Hurricane "Hagibis" has raged across Japan's capital and surrounding regions with torrential rains. At least two people were killed. More than 80 were injured, four of them seriously. Nine people are missing according to local media reports.
Because of rainfall, which is among the worst around 60 years, the authorities for Tokyo and six other regions had issued the highest warning level for the first time. In total, more than three million inhabitants of the country should be brought to safety, ahead of "Hagibis" (Filipino for "fast"), which in Japanese simplicity is called Typhoon Number 19. In Tokyo, the Tamagawa River overflowed in the evening. Other rivers in the region swelled threateningly.
In places, there were landslides. A man in the province of Gumma died when his house was buried. Another was killed by a fallen truck in Tokyo's neighboring province of Chiba, where a typhoon raged in September and led to massive power cuts.
In the evening, the intensity of the cyclone was again downgraded from "very strong" to "strong".
No tsunami danger
The authorities had previously warned that the typhoon, with wind speeds of up to 216 kilometers per hour, could hit Tokyo and other areas of eastern Japan with the worst rains since that typhoon that cost more than 1,200 lives in 1958.
Judging by this, the inhabitants of the island kingdom came off this time according to first appearances. The exact extent of the damage, however, was initially unclear because of the darkness. The typhoon continued northbound during the night of Sunday.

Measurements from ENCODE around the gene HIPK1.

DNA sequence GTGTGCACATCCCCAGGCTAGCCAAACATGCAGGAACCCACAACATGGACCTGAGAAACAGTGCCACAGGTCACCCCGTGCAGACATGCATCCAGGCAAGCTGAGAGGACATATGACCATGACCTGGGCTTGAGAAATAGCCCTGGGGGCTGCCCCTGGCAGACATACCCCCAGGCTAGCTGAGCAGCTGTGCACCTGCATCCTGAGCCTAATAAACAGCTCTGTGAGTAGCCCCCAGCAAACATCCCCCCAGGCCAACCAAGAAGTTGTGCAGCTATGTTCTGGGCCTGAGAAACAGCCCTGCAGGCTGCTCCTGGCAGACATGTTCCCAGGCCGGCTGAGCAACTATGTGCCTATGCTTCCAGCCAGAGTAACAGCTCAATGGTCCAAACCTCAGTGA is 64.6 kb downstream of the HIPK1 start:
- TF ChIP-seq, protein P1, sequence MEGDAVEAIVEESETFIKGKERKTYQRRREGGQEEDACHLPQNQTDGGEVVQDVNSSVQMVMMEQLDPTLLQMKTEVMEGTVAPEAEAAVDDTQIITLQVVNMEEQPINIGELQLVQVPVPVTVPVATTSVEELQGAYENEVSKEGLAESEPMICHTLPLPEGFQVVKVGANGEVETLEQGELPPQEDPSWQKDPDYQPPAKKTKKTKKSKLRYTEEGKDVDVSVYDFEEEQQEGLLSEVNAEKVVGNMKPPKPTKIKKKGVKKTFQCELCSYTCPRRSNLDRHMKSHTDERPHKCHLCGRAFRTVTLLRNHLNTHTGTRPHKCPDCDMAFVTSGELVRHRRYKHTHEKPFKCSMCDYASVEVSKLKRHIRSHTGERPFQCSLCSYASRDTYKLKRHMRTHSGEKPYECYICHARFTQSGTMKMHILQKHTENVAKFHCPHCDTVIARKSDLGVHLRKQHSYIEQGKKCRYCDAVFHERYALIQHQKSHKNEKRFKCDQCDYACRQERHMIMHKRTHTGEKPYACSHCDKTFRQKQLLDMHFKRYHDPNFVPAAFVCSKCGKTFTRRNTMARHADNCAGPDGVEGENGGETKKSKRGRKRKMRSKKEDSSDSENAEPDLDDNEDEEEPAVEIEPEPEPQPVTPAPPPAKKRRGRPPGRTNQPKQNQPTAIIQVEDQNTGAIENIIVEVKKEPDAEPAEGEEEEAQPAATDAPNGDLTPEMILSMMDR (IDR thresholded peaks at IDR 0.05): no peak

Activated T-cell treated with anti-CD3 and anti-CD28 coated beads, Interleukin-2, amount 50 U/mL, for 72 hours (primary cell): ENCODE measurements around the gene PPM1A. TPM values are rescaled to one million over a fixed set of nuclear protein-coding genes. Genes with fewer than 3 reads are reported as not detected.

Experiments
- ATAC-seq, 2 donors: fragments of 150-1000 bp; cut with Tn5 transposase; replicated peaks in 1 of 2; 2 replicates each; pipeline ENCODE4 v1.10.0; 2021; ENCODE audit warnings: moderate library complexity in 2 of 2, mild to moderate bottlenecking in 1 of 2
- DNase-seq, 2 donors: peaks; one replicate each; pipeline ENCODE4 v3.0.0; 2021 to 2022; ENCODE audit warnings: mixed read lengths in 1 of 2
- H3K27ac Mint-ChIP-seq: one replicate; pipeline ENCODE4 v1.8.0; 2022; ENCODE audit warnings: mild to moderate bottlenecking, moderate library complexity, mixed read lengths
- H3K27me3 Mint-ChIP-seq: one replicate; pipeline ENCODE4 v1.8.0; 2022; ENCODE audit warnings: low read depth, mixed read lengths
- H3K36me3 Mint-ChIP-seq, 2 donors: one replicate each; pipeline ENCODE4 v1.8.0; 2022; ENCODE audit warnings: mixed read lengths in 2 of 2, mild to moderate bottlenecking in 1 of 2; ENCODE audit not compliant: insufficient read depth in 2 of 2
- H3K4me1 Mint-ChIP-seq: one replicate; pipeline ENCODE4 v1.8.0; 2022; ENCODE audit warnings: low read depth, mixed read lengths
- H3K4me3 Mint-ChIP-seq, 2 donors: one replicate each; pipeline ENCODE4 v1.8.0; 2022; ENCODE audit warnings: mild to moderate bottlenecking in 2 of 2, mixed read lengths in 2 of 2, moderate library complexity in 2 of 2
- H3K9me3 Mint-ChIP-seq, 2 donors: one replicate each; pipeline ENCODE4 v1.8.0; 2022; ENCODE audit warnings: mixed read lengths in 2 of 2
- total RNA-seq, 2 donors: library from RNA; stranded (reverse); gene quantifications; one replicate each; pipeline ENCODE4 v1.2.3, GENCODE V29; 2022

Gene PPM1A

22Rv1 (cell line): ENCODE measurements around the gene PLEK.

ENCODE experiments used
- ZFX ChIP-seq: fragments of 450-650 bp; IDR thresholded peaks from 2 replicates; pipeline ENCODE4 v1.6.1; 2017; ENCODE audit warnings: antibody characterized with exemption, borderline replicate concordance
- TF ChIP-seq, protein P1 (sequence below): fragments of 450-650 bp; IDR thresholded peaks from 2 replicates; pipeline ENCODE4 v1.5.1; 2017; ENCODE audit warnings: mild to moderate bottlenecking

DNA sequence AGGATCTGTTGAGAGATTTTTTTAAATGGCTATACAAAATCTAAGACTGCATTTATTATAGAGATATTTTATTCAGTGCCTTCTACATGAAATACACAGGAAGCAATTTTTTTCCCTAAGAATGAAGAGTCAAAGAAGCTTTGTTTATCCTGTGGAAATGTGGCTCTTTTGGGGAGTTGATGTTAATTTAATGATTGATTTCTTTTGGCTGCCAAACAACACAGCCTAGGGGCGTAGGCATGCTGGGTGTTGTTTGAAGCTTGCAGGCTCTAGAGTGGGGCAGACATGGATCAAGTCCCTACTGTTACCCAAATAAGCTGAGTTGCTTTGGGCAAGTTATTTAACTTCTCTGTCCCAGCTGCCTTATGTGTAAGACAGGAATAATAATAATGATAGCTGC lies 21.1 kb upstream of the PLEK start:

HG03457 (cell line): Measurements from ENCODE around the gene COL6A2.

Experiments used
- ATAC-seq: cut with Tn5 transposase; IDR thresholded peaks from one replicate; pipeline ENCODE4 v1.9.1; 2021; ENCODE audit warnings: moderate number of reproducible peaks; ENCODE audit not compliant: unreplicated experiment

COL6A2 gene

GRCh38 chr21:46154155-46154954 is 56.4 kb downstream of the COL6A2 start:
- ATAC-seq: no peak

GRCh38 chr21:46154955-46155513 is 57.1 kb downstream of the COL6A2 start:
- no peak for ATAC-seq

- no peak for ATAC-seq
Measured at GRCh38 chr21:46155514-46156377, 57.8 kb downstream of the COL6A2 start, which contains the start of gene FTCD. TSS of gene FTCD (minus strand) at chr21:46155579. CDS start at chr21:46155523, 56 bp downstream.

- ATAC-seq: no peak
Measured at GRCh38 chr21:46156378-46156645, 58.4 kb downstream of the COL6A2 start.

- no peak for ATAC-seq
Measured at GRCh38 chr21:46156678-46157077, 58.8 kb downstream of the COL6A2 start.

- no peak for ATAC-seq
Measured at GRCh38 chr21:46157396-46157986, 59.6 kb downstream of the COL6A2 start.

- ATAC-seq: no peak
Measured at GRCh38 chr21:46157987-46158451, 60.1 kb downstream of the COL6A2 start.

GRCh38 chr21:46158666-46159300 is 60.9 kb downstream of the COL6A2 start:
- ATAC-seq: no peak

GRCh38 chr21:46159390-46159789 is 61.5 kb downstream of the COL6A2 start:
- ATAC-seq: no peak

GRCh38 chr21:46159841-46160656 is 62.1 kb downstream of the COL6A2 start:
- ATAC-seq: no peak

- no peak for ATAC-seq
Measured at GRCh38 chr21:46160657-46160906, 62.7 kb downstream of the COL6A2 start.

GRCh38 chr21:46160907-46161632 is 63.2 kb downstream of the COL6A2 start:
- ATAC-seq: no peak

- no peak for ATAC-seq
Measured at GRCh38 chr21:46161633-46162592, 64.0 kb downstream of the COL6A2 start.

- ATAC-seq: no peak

Some streets were under water, dozens of houses in Greater Tokyo were partly severely damaged. The hurricane had hit land in the evening near the Izu peninsula near Tokyo. Shortly before, the metropolitan area of Tokyo was hit by a severe earthquake. However, the danger of a tsunami did not exist, as the National Meteorological Authority announced. Also, there were no reports of injuries as a result of the shock of magnitude 5.7.
this is so scary i cant imagine myself being in this situation, (more) ((please dont forget to put them in your prayers as they have been struck by so mangers in just one day. # PrayForJapan pic.twitter.com/xqpytwc0w0- solana (@ 2dorokis) October 12, 2019
Many department stores and stores in Tokyo and the surrounding area were closed on Saturday. In many shops in the capital, the shelves were largely empty, as many residents had stocked up with water and food. Streets and stations were deserted. Railway operators had timely announced traffic restrictions for the weekend in the west and east including Tokyo.
Hundreds of thousands of people without electricity in the meantime
The authorities warned early that houses could collapse in the strong squalls. As a precaution, some residents covered the roofs of their often lightweight houses with blue plastic tarpaulins. Some people stuck their windows out of fear that they would burst in the storm. Others barricaded them with boards.
Rescue operations became more difficult after dark. The local television showed scenes from Tokyo's neighboring town of Kawasaki, where a man was rescued from a flooded residential building. Firemen worked their way up to their hips in the water. In other places, forces had to bring people to safety.
Hundreds of thousands were cut off from the power supply in the meantime. Companies such as Toyota and Honda, the two major carmakers, left production in some of their factories to rest on the day. The Tokyo government ordered all relevant ministries to take necessary action to deal with the consequences of the typhoon.